Attention deficit disorder? Try video games

When her son was diagnosed with ADD last year, one mother considered a once unthinkable solution for the problem.

When her 11-year-old son was diagnosed with attention deficit disorder last year, Janet Herlihey warmed up to an unthinkable solution for his problem: video games.

What sold her on games instead of medication was NASA technology. The technology would help "tune" her child's brain to focus and relax while he played fairly innocuous, off-the-shelf games like "Ratchet and Clank" on Sony's PlayStation 2.

The system, called Smart BrainGames, essentially monitors her son's brain waves through the use of sensors in a helmet while he plays a game. A box that can be hooked up to PS2 then initiates changes in the game. The more the player concentrates, for example, the faster a car will go in a racing game.

The BrainGames technology was originally created at NASA to improve pilots' attention while flying. San Diego-based CyberLearning Technologies obtained an exclusive license for the technology in 2002, and followed up a year later by creating the patented overall learning system.

BrainGames includes a helmet with three sensors, which can be easily attached to the head to measure brain waves. The data feeds a so-called smart box that hangs around the player's neck and is hooked up to the PS2. The smart box is a modified game controller that collects a real-time signal from the brain, or a snapshot of brain activity every 30 seconds. The data is then processed with a program that affects the game.

One racing game, called "Burnout," is modulated for speed. If the child is operating at peak performance and attention, the car will reach 100 mph. But if the child is tired or less attentive, the speed might fall to 70 mph, even when the game controls are pressed with the same exertion. The only way the child can get the car to go faster is to focus.

The system also measures stress. If a child's stress level goes too high, the controller vibrates or disconnects the steering function. The warning teaches concentration without making the child overly stressed.

"They feel that they are in the seat in order to affect the game, versus just pushing a button. They're now using their physiology. It's fully immersive and places the individual in the game," said Domenic Greco, CEO of Cyberlearning Technologies.

In April, CyberLearning began selling its system, which costs $550 directly from its Web site. The company claims that between 1,200 and 1,300 families have used it. In 2004, the company partnered with pediatricians and psychologists to use the software with children diagnosed with ADD.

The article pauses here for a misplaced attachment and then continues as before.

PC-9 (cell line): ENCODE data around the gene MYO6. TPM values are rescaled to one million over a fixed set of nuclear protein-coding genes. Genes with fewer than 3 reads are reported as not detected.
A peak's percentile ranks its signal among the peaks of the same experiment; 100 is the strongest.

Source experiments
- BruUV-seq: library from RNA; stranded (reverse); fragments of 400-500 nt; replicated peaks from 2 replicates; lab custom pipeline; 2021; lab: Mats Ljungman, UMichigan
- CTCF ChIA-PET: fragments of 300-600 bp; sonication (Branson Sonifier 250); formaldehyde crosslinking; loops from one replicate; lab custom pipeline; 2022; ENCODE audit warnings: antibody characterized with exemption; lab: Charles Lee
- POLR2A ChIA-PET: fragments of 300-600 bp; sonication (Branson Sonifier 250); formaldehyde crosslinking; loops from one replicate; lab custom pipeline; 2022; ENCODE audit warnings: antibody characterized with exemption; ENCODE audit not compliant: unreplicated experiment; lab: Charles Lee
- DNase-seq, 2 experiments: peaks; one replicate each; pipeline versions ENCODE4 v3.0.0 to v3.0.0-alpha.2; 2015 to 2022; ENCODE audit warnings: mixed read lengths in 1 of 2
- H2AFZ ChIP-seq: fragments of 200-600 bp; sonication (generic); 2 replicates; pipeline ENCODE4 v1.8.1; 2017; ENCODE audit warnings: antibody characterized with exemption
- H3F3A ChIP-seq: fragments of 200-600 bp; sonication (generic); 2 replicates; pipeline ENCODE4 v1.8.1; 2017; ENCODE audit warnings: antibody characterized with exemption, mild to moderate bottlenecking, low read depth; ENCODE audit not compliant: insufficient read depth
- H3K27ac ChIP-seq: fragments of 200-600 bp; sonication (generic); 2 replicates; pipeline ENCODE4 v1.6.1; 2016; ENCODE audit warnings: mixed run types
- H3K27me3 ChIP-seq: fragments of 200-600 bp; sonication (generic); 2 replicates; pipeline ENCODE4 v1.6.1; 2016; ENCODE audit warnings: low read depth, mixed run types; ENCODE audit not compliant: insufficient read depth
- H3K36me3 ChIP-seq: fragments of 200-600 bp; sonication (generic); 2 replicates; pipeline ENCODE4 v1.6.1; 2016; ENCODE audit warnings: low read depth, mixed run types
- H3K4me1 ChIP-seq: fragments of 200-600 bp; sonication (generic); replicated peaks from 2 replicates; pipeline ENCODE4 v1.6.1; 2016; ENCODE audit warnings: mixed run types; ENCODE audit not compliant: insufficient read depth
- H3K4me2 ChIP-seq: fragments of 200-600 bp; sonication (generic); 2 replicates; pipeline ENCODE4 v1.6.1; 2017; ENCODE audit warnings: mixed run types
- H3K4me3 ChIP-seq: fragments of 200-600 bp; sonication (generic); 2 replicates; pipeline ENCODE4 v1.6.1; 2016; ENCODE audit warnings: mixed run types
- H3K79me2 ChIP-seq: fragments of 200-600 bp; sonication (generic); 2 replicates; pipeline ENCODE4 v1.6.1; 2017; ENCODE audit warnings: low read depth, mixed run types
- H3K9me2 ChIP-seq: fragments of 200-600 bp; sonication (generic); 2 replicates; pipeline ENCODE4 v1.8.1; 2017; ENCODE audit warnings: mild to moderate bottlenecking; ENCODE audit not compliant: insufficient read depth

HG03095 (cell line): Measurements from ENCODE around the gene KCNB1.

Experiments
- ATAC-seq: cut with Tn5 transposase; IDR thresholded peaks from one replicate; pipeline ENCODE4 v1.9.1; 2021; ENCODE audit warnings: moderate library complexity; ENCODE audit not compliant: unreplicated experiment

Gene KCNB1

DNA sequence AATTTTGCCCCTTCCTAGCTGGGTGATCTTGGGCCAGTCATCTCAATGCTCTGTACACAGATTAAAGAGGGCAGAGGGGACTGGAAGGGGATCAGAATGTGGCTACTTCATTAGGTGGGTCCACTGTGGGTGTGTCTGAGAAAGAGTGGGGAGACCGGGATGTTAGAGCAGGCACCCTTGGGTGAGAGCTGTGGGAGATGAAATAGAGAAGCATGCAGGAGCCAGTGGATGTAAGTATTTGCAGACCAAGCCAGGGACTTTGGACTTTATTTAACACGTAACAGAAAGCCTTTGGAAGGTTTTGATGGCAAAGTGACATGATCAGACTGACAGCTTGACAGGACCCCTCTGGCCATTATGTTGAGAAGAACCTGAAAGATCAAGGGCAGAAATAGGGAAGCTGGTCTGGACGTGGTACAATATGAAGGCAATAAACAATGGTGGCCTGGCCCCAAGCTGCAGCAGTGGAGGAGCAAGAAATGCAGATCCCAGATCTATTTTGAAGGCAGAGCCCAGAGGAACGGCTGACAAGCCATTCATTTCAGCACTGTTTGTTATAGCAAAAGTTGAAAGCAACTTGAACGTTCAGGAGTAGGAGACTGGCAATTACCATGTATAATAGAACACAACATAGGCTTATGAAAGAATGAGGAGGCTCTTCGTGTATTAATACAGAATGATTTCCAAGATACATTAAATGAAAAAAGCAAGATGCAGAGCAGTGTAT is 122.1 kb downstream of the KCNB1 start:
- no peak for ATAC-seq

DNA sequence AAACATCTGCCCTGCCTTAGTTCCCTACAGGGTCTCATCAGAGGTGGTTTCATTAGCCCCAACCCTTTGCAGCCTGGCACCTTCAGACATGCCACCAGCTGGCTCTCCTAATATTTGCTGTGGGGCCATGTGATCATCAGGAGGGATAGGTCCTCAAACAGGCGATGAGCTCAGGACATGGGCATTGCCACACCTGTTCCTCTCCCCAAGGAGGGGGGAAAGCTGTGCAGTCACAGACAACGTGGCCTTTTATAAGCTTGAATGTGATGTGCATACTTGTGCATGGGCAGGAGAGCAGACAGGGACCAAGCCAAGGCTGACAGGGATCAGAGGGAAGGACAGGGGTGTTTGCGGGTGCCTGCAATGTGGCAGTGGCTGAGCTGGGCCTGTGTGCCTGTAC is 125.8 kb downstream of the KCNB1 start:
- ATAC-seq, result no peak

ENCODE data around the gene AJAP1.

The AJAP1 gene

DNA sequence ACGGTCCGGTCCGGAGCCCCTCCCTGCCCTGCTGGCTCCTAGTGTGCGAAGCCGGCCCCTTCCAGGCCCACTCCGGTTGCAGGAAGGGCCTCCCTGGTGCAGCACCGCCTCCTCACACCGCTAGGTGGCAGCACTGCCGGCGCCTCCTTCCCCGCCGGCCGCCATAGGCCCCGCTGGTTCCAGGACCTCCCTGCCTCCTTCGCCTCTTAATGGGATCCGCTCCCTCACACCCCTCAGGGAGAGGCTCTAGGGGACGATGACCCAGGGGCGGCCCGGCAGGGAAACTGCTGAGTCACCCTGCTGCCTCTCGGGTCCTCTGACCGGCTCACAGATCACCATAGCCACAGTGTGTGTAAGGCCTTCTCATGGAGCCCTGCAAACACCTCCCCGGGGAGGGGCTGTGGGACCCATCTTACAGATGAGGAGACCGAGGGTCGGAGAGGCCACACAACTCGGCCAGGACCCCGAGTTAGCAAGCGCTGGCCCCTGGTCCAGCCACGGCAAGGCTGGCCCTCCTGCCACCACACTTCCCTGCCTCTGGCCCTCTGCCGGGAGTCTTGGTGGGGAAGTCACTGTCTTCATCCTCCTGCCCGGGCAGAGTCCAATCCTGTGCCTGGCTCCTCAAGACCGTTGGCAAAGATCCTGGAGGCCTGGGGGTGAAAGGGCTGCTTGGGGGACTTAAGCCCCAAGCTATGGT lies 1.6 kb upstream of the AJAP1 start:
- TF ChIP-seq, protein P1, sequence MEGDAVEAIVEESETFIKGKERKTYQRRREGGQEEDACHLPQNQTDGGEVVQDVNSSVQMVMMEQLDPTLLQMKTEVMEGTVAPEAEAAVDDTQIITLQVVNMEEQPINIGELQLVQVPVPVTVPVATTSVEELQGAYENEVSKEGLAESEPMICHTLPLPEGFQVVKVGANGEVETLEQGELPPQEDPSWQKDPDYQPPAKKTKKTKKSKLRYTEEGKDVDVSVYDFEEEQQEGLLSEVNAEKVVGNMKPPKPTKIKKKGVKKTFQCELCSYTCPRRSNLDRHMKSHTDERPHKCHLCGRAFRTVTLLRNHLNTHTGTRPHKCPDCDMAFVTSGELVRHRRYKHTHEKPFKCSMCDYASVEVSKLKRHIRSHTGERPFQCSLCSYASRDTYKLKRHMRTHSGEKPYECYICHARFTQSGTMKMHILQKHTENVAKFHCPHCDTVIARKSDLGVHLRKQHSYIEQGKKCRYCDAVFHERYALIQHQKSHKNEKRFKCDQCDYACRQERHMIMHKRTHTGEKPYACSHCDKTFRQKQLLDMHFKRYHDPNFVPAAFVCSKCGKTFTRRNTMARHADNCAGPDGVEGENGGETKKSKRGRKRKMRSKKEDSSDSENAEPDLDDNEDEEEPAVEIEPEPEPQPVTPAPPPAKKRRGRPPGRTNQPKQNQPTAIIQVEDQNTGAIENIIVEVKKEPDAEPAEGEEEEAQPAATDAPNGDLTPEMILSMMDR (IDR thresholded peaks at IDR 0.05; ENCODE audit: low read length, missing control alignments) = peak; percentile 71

The CyberLearning system offers a notable counterpoint to the common perception of video games as detrimental to children . The violent imagery of many highly publicized video games is routinely claimed to foster aggressive behavior . In fact, a number of states have enacted laws banning violent games or are contemplating doing so.

But Cyberlearning's BrainGames are designed to work with racing or jumping games, in which children affect the speed of an object or the height of a character's jump by used focused attention. The system is not associated with the types of games denounced as violent, such as the popular shooter game, "Resident Evil."

Video games are a far cry from where this technology got its start. NASA conducted research in the late 1990s to measure the attention and patience of pilots. Researchers found that pilots were less engaged in planes that had more automation in the cockpit, and consequently, were not as quick to react in an emergency. So scientists created a "closed loop" design to create an ideal mix of technology and human functions to maintain the pilot's focus.

Though the workings of the NASA technology are still largely a mystery to Herlihey, she said that after almost a year, her son is calmer, more focused and a better reader.

"His memory improved. His ability to stick with a task improved. Something that used to take him 45 minutes to do because his attention would wander now takes him 15 minutes," said Herlihey. And, she said that one of her son's siblings who is prone to hyperactivity has also shown improvement after playing the game.

Herlihey's family is living on the cutting edge of educational or learning games. The San Diego-based Virtual Reality Medical Center, for example, has been using games and virtual environments as a tool to treat phobias, such as the fear of flying. Others have found a niche for relaxation and meditation games, such as The Journey to Wild Divine, which uses biofeedback techniques to measure brain waves and monitor muscle tension during the game.

"There's an increasing interest in it, but I wouldn't say the game industry is dropping what they're doing. It's still largely a subgenre," said Ian Bogost, a professor at Georgia Tech who runs a game-focused site called Watercooler Games.

But Bogost doesn't count on this market exploding. "The commercial game industry is still reeling from the educational market of the '70s and '80s. Not a lot of it did well from sales or learning value," he said.

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